A Summer of Film

A virtual series highlighting the global Jewish experience, playing now through August.

A Summer of Film, presented by the Ann Arbor Jewish Film Festival and the Cinetopia Film Festival is a curated online series celebrating the depth and diversity of Jewish filmmaking and subjects from around the world.

From documentaries about the lives of trans kids in Israel, a modern-day cantor, and one of the greatest underwater photographers of all time, to an historical drama featuring Sigmund Freud, and a comedy about the power of love, A Summer of Film will bring the Ann Arbor Jewish Film Festival experience to your home.


Rent for $12 via the Michigan Theater. Must watch and finish within 5 days purchase.

Crescendo (2019)

When world-famous conductor Eduard Sporck accepts the task of creating an Israeli-Palestinian youth orchestra, he is quickly drawn into a tempest of unsolvable problems.

Having grown up in a state of war, suppression and the constant risk of terror attacks, the young musicians on both sides are far from able to form a team. Lined up behind the two best violinists – the emancipated Palestinian Layla and the handsome Israeli Ron – they form two parties who deeply distrust each other, on and off-stage alike.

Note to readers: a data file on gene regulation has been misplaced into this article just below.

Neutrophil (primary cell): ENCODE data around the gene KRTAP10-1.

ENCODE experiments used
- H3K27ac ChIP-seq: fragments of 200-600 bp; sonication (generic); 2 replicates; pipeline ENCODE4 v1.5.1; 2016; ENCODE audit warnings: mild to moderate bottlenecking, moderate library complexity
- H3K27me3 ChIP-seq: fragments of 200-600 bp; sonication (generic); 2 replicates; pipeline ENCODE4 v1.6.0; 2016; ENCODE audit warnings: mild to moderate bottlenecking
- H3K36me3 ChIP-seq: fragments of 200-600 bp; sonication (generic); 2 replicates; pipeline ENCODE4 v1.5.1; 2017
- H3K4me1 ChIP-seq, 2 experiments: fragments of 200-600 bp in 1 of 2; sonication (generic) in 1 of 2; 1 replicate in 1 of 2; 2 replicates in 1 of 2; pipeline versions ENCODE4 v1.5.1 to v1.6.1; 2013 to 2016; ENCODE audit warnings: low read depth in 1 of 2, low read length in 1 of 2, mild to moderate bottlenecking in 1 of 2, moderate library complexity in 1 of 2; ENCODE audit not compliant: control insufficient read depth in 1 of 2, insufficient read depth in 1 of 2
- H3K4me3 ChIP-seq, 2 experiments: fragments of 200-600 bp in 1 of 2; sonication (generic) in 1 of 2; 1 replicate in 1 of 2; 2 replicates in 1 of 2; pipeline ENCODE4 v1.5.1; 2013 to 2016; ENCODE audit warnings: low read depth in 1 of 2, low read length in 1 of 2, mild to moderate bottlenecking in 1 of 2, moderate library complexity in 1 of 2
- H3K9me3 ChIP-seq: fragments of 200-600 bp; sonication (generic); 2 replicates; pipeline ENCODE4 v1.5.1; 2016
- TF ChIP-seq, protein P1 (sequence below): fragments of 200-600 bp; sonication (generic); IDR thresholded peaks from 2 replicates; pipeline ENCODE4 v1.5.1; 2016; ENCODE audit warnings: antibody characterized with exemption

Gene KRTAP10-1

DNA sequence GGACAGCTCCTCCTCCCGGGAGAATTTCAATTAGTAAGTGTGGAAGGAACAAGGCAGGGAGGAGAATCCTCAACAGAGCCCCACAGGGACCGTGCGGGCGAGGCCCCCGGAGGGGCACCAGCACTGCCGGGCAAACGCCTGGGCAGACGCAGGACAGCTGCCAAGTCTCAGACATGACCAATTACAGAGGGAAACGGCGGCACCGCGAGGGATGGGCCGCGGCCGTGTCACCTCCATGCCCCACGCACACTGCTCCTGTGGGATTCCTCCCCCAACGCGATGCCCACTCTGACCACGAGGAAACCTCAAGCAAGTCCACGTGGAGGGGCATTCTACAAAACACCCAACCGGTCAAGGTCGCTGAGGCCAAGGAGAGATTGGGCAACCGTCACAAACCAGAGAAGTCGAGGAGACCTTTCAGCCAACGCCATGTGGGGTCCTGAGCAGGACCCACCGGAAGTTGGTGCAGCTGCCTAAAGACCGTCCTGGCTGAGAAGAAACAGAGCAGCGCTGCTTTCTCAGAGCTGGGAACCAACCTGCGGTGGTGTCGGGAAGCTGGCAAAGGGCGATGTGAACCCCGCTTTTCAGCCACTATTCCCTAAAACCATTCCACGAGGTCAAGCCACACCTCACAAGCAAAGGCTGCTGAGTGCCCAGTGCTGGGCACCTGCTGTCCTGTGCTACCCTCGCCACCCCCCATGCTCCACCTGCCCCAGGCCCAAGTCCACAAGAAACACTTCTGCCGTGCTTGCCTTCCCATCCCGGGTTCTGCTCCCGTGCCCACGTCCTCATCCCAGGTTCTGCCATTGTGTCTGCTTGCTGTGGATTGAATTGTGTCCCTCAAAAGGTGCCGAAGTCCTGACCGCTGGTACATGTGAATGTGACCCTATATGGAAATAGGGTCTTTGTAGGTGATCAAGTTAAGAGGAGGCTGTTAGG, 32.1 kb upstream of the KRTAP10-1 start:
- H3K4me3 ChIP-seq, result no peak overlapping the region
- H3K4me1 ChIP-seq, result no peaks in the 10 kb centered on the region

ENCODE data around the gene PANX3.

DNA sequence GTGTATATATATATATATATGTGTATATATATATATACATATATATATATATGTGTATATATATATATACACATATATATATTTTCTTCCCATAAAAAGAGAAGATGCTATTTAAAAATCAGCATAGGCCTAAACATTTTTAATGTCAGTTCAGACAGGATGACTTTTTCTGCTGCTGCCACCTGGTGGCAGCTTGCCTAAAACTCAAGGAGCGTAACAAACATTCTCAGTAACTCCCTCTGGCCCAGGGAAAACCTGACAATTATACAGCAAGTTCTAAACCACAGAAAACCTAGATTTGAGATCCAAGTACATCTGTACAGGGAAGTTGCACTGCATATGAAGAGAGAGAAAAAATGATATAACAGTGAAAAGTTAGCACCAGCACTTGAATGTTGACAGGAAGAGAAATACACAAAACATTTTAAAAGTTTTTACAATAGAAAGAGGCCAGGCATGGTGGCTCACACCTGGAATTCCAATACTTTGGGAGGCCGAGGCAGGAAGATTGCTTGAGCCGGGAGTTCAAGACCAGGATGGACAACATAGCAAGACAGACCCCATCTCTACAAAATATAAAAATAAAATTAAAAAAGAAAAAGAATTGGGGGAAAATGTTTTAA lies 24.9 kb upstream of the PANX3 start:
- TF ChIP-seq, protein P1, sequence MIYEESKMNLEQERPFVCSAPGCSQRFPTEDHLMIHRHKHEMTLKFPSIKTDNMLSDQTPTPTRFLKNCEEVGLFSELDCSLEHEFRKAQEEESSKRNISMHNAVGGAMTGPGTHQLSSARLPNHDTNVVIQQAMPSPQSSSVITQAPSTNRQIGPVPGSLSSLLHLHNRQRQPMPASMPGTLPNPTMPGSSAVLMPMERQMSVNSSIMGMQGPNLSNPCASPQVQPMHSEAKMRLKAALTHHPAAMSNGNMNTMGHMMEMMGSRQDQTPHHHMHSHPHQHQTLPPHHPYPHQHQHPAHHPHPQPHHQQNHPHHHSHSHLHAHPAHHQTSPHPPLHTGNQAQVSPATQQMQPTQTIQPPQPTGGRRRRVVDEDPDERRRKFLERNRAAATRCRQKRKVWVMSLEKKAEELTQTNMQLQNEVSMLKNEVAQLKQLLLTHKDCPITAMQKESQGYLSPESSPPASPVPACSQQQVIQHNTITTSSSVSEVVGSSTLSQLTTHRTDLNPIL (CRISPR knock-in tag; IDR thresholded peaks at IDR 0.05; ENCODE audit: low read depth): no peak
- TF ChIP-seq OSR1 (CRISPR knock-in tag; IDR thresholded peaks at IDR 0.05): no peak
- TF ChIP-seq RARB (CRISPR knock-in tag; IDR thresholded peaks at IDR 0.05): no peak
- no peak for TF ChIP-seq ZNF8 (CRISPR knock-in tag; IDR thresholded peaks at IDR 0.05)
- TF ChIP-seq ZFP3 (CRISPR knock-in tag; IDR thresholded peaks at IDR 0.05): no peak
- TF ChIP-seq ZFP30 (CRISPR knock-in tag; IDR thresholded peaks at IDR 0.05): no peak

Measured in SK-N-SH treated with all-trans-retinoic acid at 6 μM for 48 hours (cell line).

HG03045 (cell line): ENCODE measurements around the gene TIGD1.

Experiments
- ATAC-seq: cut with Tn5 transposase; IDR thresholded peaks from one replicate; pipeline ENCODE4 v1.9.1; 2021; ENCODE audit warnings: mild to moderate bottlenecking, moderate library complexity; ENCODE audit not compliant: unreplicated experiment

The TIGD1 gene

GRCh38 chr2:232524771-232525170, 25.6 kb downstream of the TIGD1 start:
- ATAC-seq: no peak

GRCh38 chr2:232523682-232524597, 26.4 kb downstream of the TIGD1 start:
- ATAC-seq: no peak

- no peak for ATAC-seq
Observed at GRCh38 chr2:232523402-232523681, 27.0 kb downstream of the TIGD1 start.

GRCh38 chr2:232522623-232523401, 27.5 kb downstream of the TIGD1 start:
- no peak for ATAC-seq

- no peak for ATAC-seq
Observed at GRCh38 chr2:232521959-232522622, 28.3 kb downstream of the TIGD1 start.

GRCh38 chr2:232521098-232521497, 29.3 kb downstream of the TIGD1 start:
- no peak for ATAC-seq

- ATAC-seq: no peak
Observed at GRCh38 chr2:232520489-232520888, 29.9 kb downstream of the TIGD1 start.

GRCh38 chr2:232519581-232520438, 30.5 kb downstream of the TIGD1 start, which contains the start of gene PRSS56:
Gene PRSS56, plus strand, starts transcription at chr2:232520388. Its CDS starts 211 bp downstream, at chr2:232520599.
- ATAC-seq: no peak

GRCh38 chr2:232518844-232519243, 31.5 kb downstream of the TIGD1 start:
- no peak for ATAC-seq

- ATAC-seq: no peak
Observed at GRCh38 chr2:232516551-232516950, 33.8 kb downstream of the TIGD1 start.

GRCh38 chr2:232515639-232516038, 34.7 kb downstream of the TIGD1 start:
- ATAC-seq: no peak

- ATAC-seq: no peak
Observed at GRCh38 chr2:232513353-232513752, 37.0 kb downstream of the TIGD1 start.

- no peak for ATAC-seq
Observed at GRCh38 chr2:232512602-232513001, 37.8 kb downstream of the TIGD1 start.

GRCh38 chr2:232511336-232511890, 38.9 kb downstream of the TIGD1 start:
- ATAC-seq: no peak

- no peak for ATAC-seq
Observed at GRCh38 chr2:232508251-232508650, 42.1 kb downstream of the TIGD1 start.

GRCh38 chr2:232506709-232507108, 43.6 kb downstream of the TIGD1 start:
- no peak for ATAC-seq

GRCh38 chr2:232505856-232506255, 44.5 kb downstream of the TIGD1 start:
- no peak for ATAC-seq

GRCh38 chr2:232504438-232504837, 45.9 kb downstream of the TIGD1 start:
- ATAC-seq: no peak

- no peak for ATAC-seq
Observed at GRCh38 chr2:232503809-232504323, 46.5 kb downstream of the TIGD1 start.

Will Sporck succeed and make the young people forget their hatred, at least for the three weeks until the concert?


2019. 106 min. Drama. NR.

A remarkable theatrical movie and contribution to the worldwide efforts toward understanding, humanity and peace.” – Jewish Press

Watch the trailer here


Rent for $12 via the Michigan Theater. Must watch and finish within 48 hours

Abe (2018)

Twelve-year-old Abe (Noah Schnapp) is an aspiring chef who wants his cooking to bring people together–but his half-Israeli, half-Palestinian family has never had a meal that didn’t end in a fight.

Ditching his traditional summer camp, Abe begins working with Chico (Seu Jorge), an adventurous street chef who encourages him to think outside his old cuisines. But when Abe’s deceit is uncovered, he must grapple with his family, his background, and his passions, and whether even the most lovingly-cooked family dinner can heal old wounds.

Presented in English, Arabic and Portuguese with subtitles. 2018. Drama/Comedy. 85 min. NR.

“A great measure of Abe’s success is that it made me hungry. More than that, it’s the first movie in quite some time to make me smile.” – Ty Burr, Boston Globe

Watch the trailer here


Rent for $9.99 via the Michigan Theater. Must watch and finish within 3 days of purchase.

Picture of His Life (2019)

Amos Nachoum is one of the greatest underwater photographers of all time.